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Walmart is also expanding its private label offerings, announcing at its investor day on Oct. 10 that Jet.com will also have its own private label brand, Uniquely J, a "more premium" brand across categories. Walmart is no stranger to the category: Jet founder Marc Lore noted that Walmart owns three of the top five largest private label brands in the country, along with "many [other] billion-dollar private label brands."
The overall size of Walmart's U.S. e-commerce business is undervalued, according to Barclays analyst Karen Short, who noted that if the segment were valued at 3 times its sales like other companies focused on e-commerce, Walmart's market capitalization would add about $100 billion. Since the business isn't profitable, and Walmart investors focus on earnings rather than shares, the size and growth of the e-commerce operation is unappreciated by the market, said Short.
Lore is also changing how Walmart sources its products, which will no doubt help keep costs down and compete with the likes of Aldi. He touted a "cost of goods reduction program called cost analytics, which was essentially a much more fact-based approach to our negotiations with both vendors, whether they're big branded vendors or private label vendors," which has been successful.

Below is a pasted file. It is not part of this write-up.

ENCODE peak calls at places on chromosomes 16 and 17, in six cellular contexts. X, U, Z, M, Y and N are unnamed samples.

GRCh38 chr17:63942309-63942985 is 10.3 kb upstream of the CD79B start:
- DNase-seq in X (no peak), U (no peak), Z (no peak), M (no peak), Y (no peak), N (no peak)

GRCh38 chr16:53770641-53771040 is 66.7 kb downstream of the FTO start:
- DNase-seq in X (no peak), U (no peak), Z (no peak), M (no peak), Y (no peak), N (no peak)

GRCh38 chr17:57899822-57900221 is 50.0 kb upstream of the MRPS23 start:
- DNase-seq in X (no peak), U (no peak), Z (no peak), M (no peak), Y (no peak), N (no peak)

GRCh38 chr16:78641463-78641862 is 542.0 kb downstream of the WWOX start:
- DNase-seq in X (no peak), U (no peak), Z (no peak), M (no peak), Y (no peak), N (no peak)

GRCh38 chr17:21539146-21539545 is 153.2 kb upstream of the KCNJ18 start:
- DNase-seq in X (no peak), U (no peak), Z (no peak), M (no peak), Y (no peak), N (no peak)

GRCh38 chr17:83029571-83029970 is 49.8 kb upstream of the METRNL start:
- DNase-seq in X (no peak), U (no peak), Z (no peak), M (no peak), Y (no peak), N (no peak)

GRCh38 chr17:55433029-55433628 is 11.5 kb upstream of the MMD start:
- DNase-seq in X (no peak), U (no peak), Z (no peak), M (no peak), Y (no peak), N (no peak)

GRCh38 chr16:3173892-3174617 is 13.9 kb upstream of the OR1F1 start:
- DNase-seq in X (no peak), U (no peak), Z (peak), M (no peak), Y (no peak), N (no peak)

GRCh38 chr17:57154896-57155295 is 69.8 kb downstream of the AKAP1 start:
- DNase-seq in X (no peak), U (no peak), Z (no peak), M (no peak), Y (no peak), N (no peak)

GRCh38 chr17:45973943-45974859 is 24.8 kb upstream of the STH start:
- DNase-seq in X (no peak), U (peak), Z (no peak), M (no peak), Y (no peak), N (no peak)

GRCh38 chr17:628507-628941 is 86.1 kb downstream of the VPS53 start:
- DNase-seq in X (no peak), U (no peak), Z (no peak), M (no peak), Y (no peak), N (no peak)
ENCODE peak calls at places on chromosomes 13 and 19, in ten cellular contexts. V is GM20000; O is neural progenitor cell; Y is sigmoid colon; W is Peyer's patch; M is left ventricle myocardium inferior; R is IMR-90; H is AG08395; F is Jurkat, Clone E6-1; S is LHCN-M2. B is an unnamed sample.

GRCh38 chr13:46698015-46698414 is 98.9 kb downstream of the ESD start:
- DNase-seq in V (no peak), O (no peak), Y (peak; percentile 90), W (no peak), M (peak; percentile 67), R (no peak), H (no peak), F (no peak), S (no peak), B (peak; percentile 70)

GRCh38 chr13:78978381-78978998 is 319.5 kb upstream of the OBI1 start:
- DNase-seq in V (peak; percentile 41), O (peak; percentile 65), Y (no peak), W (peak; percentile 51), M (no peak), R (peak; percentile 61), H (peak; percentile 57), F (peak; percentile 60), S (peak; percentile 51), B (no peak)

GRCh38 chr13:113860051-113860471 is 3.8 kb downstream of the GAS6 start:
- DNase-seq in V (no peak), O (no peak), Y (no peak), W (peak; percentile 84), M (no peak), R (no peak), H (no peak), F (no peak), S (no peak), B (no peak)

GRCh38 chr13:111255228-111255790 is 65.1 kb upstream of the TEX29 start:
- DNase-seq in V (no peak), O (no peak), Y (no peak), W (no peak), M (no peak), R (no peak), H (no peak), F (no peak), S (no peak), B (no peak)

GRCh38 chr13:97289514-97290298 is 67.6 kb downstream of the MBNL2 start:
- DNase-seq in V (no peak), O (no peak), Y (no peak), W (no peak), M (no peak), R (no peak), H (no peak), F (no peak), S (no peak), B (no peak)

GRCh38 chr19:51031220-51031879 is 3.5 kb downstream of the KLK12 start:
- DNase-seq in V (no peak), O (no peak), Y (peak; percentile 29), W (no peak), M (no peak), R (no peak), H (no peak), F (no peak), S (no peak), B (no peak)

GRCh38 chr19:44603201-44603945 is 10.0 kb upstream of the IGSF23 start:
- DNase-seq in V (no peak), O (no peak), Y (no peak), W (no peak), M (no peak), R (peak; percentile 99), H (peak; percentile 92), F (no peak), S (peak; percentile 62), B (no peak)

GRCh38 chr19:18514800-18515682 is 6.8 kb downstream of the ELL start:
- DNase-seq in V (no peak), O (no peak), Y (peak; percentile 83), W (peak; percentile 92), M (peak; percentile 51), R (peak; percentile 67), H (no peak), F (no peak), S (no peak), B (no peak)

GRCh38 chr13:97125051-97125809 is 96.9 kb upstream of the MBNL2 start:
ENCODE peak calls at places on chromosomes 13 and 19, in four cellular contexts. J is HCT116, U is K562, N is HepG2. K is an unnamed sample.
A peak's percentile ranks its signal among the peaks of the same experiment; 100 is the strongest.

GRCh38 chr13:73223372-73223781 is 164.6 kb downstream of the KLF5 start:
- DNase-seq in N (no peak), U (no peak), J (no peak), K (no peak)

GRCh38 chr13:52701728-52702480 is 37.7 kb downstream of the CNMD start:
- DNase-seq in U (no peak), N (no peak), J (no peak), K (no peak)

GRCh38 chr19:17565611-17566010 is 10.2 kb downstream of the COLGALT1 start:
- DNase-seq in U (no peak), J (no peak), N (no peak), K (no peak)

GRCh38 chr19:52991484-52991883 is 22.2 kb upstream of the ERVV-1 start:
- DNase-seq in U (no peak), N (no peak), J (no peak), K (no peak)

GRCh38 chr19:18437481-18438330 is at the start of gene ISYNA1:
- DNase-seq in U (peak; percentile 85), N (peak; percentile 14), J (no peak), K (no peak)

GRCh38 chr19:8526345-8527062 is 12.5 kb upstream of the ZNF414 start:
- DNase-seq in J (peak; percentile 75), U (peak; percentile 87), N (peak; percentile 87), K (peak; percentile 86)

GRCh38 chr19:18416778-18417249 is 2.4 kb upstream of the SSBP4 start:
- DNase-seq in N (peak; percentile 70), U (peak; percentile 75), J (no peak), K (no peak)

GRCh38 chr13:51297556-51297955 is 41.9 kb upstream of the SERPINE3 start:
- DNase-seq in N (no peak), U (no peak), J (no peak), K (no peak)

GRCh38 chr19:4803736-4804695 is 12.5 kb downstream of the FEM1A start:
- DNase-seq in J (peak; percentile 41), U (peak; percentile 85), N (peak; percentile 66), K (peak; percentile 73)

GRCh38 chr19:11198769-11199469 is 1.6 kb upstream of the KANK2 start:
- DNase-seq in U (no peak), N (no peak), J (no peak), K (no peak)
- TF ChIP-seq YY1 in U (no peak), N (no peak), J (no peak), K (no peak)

Vendor Negotiations Falter
Campbell Soup Co. (CPB) is one victim of recent vendor negotiations. CEO Denise Morrison said in August that the company had failed to "reach an agreement with a large customer on a promotional program for soup." The customer is widely believed to be Walmart, which accounts for about a fifth of Campbell's soup sales.